Wikipedia tells us that a lattice is a discrete subgroup of $\mathbb{R}^n$ that spans the whole vector space. This use of the word seems to have its origin in the study of constructions made of laths (OED: narrow strips of wood) that, ignoring boundary behavior, have two directions of discrete translational symmetry.

The original use of lattice has been generalized in several directions. One that is relevant to us is the following: Given a locally compact topological group $G$, a lattice is a discrete subgroup $\Gamma$ such that $G/\Gamma$ has finite volume. In the particular case when $G$ is a vector space over a characteristic $p$ local field like $\mathbb{F}_q((t))$, lattices in this sense are (up to some finite dimensional alteration) a sum of copies of $\mathbb{F}_q[t^{-1}]$.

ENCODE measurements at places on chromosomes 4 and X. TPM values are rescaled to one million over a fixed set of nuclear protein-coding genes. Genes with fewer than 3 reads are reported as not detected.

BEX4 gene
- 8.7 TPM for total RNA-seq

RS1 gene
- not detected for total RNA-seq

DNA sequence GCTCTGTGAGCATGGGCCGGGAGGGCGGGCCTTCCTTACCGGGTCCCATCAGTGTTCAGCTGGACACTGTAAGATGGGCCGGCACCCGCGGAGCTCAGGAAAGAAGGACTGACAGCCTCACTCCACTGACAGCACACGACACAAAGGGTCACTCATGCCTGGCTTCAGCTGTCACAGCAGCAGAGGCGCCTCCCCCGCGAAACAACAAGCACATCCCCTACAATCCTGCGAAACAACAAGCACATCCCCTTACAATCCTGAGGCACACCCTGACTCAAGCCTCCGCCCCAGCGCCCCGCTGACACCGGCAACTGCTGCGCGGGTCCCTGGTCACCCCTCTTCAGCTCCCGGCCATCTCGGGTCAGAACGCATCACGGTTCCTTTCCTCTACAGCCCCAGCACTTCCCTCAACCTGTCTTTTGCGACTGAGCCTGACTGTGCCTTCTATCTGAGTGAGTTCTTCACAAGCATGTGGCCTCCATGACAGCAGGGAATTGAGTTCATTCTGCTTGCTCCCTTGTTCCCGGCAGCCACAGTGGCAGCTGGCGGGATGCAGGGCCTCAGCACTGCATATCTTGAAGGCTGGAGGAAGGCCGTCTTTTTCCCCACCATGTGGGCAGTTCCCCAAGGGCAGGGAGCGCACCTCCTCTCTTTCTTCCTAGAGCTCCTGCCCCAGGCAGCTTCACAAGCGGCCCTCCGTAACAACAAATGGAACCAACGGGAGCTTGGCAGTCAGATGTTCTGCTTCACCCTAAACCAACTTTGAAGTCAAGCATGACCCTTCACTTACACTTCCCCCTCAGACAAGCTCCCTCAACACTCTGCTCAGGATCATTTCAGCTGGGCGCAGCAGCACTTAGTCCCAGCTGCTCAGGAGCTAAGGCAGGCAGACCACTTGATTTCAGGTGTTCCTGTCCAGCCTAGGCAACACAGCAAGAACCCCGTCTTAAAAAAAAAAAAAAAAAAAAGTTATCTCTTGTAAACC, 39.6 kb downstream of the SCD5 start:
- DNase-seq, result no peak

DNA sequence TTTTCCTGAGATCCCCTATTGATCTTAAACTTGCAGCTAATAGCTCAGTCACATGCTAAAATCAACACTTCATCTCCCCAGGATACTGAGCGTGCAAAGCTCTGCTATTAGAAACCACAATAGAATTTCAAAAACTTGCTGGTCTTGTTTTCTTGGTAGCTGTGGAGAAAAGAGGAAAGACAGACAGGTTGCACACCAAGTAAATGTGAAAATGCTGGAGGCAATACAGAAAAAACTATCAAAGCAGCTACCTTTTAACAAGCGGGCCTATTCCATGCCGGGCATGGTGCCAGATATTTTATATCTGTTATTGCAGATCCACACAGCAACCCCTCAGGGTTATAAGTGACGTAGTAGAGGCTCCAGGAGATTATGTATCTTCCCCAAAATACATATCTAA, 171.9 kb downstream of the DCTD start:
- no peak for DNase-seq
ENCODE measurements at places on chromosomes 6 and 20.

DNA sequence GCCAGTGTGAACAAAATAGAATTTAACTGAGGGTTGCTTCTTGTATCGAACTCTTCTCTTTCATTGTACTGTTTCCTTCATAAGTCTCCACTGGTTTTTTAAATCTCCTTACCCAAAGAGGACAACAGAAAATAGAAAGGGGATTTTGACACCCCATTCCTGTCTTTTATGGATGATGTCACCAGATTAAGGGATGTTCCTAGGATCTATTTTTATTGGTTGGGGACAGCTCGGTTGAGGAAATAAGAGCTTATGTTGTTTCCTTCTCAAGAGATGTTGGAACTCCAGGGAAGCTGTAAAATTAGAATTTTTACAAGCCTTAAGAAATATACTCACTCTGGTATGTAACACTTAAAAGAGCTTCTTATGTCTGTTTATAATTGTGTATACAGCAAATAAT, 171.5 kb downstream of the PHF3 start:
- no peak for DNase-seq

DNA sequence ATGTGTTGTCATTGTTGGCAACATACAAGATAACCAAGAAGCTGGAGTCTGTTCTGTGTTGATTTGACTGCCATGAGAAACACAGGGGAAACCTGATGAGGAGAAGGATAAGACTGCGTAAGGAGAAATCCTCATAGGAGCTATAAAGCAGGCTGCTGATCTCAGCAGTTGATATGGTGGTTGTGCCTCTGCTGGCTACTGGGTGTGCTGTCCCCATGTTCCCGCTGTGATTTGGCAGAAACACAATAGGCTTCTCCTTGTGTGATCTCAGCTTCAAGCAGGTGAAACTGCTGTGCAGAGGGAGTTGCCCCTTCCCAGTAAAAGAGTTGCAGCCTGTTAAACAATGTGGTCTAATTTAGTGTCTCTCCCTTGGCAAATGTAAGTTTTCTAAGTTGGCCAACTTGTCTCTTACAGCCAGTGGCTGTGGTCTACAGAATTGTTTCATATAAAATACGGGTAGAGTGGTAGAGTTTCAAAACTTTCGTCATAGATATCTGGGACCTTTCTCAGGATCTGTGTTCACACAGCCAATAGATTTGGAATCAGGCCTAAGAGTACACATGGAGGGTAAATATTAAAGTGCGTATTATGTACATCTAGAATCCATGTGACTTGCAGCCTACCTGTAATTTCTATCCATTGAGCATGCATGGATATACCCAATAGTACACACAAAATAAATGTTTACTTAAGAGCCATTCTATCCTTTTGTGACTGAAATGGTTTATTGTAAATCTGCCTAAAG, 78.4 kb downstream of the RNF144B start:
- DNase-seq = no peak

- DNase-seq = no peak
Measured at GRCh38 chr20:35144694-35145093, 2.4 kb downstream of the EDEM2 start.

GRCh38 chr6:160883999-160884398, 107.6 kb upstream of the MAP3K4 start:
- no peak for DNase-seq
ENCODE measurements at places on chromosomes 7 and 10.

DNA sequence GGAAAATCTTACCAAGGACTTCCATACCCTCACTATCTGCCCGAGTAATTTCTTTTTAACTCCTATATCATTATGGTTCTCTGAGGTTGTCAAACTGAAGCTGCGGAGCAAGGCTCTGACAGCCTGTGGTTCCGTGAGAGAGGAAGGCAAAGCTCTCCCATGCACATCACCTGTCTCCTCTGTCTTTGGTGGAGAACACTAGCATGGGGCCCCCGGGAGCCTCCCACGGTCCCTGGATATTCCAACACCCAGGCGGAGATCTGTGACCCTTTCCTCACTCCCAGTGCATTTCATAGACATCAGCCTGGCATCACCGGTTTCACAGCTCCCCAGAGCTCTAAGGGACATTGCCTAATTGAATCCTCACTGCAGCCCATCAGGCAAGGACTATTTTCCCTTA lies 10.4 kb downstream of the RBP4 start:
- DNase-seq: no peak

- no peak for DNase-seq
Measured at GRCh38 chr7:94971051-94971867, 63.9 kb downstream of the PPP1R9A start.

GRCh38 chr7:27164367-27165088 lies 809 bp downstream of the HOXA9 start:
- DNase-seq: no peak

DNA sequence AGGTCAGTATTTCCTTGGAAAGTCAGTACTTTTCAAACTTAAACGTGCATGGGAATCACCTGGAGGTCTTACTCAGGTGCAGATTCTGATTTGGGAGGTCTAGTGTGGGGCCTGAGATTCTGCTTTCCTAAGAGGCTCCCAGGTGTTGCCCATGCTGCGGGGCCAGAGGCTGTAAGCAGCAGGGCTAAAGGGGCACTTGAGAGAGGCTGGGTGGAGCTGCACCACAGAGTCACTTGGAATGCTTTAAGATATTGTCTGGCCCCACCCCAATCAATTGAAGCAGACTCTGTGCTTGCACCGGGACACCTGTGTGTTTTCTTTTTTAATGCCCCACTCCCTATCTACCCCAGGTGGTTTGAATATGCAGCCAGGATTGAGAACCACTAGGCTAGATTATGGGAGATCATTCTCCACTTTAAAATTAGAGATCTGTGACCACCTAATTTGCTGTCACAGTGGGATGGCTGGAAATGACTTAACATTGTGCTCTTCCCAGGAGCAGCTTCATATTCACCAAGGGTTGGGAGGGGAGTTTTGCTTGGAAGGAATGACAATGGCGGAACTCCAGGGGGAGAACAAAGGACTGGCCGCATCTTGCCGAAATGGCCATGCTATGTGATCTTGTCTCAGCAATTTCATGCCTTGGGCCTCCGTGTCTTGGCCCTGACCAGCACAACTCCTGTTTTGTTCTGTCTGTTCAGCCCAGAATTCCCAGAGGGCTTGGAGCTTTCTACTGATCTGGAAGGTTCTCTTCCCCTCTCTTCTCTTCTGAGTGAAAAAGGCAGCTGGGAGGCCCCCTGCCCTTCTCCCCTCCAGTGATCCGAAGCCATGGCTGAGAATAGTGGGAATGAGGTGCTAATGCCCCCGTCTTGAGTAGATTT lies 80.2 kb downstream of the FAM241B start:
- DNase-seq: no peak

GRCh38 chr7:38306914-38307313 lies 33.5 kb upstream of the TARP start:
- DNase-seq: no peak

In the setting of such local fields, or more generally, Tate vector spaces, the word lattice is also used for a sort of dual object, namely a compact subgroup. The two notions are sometimes distinguished with a prefix: $k[t^{-1}]$ is a $d$-lattice (with d for discrete) in $k((t))$, while $k[[t]]$ a $c$-lattice (with c for compact). $d$-lattices and $c$-lattices have finite dimensional intersection, and their sum is finite co-dimension in the total space. See e.g., BBE.

At any rate, if you set $A = k[[t]]$, so $A_t = k((t))$, and $M$ is a finite-dimensional $A_t$-vector space, then a lattice in your sense is the same as a $c$-lattice in the Tate vector space sense. I imagine they were generalizing from this idea.